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The Weinstein Co. is no more. Last week, the production studio finalized its deal to sell to Lantern Entertainment which paid $289 million to acquire TWC, its three unreleased films and a library of 270 movies. On July 11, in preparation for the Lantern deal, TWC fired its remaining 70 employees, two-thirds of whom were hired back by Lantern to work under the new banner. Lantern is still currently working out of the old TWC offices in New York and Los Angeles,

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“The only way they’re learning about what was said in that closed-door meeting is through NSA reporting, top-secret code-word reporting, about what the Russians say was said in that meeting. The top-secret Special Collection Service specializes in tapping adversaries’ communications on the fly, including those of Putin’s entourage at last week’s summit in Helsinki. Special Collection Service scooped up not only Putin’s readout of the two-hour meeting, but what the Kremlin’s top spymasters really think about it
The one critical piece of intelligence they need the most — a word-by-word account of what Trump and Putin said during their private meeting — officials appear to be flying somewhat blind when it comes to fulfilling their most important mission of helping U.S. policymakers figure out what comes next. Maybe they have it, too.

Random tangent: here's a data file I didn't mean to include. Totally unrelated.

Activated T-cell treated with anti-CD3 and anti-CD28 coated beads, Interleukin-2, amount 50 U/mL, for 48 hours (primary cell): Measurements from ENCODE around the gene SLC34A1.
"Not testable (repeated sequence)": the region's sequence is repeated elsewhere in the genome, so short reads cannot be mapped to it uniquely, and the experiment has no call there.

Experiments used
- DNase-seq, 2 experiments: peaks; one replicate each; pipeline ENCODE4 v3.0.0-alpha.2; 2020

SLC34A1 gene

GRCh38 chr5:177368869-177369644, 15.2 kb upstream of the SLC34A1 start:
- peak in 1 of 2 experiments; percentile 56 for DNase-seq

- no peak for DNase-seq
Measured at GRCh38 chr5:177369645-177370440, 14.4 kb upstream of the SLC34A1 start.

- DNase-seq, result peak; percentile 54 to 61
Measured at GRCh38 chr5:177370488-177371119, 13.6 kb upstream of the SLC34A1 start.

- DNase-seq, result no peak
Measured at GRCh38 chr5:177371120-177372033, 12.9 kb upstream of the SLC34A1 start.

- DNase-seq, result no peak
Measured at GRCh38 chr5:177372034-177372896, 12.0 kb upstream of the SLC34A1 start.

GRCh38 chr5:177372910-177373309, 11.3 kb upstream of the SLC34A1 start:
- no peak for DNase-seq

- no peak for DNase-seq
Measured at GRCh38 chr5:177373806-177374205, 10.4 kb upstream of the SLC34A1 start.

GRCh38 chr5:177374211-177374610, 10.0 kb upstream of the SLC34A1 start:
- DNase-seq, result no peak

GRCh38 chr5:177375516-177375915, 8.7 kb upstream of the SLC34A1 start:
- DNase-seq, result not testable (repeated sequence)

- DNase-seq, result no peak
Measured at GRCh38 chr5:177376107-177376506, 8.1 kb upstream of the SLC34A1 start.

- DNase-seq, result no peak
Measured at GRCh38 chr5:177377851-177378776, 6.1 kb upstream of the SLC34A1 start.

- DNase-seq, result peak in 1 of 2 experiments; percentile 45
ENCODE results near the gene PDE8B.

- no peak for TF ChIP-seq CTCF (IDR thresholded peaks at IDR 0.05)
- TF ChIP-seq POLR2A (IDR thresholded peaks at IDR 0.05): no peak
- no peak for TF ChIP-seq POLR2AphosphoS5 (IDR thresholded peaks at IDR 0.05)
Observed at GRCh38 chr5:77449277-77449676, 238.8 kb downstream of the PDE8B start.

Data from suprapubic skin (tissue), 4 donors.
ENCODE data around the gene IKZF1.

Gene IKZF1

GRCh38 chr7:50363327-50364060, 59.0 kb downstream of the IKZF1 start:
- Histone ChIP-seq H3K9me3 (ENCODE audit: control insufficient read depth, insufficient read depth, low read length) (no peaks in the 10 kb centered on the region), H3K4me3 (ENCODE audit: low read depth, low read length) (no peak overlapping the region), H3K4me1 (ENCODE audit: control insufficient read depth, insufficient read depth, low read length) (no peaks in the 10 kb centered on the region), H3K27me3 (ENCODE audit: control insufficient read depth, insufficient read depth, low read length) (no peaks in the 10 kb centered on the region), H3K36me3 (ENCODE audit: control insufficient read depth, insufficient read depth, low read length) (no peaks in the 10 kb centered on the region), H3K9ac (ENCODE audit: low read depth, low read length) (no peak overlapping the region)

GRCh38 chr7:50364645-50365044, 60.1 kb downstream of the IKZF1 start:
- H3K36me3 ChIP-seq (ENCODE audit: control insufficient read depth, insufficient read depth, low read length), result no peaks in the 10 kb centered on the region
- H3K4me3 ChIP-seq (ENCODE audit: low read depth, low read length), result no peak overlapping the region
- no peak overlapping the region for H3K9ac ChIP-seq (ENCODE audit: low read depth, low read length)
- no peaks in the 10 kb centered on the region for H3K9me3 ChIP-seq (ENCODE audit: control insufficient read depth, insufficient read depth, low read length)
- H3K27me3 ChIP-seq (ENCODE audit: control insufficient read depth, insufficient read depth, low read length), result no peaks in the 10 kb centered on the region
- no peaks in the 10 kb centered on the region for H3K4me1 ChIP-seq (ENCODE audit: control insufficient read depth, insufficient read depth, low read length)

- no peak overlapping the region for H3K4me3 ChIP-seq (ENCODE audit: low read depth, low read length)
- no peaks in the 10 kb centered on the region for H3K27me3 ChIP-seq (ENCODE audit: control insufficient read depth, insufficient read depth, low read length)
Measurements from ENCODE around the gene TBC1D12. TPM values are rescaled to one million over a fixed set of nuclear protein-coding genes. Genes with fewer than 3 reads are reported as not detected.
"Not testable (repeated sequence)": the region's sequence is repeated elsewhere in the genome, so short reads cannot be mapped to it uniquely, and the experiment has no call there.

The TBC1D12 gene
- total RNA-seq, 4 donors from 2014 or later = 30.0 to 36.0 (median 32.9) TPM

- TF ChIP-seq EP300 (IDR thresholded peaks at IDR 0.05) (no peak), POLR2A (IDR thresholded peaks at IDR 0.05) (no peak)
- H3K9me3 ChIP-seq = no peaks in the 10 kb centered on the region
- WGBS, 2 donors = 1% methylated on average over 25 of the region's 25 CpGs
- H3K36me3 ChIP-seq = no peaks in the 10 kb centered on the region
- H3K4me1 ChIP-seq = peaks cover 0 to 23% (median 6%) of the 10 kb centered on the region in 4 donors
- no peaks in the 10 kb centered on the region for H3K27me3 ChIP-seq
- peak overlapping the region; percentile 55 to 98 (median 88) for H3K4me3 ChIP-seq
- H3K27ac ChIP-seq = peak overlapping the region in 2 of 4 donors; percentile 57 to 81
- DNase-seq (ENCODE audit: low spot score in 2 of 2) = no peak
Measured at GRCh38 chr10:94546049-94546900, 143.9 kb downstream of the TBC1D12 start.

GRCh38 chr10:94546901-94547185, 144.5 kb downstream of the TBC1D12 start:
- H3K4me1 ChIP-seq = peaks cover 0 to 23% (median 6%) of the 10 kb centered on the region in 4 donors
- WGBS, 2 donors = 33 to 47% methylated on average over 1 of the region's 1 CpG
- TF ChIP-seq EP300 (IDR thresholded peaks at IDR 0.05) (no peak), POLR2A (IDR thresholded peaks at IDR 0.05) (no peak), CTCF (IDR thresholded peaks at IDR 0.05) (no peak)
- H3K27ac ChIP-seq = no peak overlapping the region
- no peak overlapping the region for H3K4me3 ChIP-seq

Did  Special Collection hear what the oligarchs said during the 2016 campaign?   Putin?

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On Tuesday (Jul 17), a decades-old deal with the United States which allows Japan to reprocess plutonium was renewed, but the pact can be terminated by either side with just six months’ notice.

Spent fuel from nuclear reactors is reprocessed to extract uranium and plutonium, which is then recycled into fuel called mixed oxide, or MOX, for use in both conventional nuclear reactors and fast-breeder reactors.Most reprocessing is currently done overseas, mainly in France, and Japan has struggled with technical problems at the new facility.
The country’s Atomic Energy Commission reportedly plans a self-imposed cap on the reserve, which now stands at 10 tonnes inside the country, with another 37 tonnes in Britain and France for reprocessing.
“Japan appears be caught up in the idea that in an emergency it can produce nuclear weapons with its reprocessing technology,” said Hideyuji Ban, co-director of the Citizens’ Nuclear Information Centre, an anti-nuclear NGO.

 

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Rokkasho plant in Aomori Prefecture, a key pillar of the country’s nuclear fuel recycling policy